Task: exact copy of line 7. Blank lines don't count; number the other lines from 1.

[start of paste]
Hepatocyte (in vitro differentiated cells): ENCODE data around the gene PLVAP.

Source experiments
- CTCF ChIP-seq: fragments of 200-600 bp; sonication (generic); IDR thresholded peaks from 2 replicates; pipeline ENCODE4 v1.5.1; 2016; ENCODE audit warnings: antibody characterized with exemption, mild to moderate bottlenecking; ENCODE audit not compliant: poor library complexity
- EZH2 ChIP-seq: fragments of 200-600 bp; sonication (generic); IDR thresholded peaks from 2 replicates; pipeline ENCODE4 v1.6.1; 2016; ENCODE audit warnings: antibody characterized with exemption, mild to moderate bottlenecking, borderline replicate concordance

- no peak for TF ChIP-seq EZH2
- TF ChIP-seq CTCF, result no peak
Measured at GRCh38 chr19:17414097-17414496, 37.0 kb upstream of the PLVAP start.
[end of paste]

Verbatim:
Measured at GRCh38 chr19:17414097-17414496, 37.0 kb upstream of the PLVAP start.